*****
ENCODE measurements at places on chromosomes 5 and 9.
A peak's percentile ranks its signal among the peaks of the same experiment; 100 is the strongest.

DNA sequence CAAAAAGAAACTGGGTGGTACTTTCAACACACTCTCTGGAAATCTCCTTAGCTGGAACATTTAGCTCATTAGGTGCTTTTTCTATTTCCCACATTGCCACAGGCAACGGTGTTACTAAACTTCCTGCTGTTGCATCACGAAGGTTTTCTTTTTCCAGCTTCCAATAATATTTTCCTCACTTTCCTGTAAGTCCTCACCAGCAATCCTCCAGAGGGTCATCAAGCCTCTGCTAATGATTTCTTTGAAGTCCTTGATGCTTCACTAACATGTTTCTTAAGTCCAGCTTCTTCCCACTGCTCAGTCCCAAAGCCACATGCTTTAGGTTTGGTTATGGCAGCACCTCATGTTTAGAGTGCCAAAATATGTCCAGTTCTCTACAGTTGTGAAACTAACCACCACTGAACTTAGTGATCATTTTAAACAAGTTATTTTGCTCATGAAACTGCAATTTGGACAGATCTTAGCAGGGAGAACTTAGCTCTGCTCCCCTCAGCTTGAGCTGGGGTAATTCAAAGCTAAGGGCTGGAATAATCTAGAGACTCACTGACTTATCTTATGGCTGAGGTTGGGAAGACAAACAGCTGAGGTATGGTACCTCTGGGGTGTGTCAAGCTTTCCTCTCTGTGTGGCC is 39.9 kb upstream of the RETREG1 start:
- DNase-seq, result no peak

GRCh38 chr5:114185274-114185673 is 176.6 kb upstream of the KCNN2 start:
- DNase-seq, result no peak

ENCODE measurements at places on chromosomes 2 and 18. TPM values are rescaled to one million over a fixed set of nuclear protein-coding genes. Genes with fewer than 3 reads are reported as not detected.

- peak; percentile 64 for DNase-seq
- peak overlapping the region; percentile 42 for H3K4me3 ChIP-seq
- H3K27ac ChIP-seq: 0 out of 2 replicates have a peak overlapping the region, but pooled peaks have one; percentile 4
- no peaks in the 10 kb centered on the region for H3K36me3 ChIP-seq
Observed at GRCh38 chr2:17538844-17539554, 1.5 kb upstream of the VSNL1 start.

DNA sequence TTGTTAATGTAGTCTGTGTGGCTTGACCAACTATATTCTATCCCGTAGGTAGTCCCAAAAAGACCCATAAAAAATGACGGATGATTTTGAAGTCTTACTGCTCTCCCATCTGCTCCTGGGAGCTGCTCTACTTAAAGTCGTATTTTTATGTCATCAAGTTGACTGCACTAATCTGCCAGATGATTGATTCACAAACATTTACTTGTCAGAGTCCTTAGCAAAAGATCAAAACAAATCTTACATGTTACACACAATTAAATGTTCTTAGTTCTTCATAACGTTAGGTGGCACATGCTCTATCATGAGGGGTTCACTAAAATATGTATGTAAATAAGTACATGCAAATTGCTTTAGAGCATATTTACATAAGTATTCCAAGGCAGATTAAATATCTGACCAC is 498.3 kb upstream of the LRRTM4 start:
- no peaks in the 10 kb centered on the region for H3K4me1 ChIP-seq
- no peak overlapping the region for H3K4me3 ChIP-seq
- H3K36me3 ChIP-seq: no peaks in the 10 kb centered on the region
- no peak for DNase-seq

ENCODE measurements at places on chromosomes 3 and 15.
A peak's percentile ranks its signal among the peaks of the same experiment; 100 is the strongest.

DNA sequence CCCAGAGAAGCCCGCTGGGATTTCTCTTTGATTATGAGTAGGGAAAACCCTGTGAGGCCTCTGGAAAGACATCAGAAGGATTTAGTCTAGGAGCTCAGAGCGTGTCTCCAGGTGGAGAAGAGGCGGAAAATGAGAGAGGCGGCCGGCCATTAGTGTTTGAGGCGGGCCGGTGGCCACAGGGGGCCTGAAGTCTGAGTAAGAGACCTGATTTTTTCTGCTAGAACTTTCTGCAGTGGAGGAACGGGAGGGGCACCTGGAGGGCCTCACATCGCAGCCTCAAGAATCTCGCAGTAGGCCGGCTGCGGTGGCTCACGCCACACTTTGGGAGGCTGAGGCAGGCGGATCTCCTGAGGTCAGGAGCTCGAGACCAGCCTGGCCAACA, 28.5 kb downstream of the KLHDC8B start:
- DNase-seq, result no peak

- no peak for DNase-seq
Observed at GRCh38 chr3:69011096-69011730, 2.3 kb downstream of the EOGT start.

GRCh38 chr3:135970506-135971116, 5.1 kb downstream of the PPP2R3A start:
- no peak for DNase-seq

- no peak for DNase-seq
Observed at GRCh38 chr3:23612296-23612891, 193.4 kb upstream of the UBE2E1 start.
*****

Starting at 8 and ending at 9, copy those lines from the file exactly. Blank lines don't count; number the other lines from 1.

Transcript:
- peak; percentile 64 for DNase-seq
- peak overlapping the region; percentile 42 for H3K4me3 ChIP-seq